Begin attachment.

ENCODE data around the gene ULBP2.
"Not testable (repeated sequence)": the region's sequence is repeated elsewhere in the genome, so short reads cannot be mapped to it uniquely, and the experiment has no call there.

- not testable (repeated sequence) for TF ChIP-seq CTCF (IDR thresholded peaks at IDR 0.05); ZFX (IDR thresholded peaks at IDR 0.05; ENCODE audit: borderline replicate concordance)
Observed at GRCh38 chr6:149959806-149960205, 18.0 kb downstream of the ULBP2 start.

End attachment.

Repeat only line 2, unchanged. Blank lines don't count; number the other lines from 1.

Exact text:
"Not testable (repeated sequence)": the region's sequence is repeated elsewhere in the genome, so short reads cannot be mapped to it uniquely, and the experiment has no call there.